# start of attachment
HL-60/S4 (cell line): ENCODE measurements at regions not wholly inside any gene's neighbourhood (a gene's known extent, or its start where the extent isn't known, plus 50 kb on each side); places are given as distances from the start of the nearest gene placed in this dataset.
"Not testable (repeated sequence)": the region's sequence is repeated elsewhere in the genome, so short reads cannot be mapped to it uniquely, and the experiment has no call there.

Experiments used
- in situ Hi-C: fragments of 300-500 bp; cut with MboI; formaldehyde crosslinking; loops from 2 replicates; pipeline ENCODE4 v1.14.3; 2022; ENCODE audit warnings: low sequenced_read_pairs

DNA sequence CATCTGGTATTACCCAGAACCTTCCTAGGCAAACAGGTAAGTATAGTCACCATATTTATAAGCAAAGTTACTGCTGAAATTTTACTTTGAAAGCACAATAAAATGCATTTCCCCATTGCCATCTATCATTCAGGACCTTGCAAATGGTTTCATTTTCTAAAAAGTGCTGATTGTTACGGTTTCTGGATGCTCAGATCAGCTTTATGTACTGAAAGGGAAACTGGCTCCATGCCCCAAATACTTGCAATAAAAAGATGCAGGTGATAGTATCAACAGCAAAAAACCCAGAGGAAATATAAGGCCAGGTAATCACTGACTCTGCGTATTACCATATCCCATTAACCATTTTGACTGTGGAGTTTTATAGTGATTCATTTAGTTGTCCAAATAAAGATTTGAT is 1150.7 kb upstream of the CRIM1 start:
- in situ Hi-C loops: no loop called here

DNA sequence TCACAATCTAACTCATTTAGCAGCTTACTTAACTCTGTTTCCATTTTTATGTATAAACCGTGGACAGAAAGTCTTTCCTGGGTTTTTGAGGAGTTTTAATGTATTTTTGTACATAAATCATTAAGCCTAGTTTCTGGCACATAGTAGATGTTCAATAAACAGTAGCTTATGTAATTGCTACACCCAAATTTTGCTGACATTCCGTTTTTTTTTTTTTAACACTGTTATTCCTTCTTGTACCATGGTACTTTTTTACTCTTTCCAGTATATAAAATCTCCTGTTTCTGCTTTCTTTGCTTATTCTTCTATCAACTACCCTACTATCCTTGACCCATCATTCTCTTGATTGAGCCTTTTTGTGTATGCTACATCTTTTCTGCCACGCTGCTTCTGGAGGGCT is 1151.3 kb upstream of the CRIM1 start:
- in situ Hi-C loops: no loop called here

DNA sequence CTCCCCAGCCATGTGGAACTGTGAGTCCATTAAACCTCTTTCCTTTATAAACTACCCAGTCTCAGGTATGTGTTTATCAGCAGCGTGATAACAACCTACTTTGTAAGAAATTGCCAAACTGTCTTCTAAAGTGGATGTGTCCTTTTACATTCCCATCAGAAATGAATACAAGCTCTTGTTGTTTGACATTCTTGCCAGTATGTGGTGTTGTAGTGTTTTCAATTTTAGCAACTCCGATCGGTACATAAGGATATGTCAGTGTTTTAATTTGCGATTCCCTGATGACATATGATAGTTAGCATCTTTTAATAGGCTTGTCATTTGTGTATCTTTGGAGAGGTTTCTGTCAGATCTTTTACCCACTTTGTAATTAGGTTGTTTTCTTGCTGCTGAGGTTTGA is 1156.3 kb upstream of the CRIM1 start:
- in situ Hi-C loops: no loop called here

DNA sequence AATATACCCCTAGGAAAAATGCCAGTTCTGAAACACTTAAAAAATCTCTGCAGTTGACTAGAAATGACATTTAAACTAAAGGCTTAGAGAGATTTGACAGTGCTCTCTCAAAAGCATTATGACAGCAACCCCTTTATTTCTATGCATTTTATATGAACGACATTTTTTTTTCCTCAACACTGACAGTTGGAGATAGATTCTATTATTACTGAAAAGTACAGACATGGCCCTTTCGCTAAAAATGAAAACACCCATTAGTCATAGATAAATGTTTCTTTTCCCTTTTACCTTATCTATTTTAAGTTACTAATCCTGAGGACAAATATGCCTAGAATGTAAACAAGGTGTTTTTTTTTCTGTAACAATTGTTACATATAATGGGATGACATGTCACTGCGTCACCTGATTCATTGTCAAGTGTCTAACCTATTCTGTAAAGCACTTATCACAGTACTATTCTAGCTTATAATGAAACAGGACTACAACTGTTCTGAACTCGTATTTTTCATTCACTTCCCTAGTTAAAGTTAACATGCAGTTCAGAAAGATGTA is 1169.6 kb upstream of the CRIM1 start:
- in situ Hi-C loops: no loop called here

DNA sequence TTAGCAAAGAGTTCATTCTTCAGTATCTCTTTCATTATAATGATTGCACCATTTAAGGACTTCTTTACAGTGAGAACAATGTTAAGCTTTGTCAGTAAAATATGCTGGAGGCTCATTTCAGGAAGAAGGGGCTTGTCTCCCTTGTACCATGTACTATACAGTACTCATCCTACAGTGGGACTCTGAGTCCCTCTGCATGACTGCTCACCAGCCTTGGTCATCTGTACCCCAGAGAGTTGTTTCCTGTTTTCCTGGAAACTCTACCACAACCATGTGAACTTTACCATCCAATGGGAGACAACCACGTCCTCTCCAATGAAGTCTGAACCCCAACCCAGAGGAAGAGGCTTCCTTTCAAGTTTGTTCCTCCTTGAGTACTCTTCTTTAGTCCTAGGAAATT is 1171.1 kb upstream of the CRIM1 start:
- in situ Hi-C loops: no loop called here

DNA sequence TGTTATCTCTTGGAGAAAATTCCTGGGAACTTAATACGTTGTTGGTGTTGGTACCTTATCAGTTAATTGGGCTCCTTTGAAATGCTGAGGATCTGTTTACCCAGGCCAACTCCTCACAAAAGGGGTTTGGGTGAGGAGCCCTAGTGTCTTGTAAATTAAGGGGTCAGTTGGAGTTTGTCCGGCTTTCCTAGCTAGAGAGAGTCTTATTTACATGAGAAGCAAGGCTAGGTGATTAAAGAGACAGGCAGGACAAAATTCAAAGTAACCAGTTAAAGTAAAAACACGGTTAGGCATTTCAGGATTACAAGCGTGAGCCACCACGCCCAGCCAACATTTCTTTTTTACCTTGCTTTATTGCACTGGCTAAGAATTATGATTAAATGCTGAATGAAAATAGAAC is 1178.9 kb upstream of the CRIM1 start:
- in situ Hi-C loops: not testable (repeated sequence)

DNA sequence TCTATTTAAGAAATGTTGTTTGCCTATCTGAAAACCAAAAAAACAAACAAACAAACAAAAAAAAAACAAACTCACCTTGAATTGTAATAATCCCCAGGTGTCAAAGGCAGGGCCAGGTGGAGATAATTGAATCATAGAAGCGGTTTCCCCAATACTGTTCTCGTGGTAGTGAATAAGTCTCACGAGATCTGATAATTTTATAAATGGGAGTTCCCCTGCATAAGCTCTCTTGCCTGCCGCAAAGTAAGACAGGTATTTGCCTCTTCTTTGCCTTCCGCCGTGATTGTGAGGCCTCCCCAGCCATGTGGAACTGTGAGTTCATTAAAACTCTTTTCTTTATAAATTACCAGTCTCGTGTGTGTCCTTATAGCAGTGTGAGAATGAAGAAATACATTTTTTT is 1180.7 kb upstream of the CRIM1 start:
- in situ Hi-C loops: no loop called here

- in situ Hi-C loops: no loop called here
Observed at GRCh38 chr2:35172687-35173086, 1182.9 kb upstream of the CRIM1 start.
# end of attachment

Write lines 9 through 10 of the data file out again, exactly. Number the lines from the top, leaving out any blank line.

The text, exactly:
DNA sequence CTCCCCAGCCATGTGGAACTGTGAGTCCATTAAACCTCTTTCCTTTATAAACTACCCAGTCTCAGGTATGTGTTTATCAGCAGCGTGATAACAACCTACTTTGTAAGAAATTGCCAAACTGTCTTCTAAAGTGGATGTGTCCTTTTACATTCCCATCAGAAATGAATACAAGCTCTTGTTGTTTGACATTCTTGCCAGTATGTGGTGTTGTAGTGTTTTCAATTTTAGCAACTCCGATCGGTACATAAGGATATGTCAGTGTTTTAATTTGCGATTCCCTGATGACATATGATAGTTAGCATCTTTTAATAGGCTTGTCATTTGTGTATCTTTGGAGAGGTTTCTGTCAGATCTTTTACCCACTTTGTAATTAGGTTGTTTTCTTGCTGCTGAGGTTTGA is 1156.3 kb upstream of the CRIM1 start:
- in situ Hi-C loops: no loop called here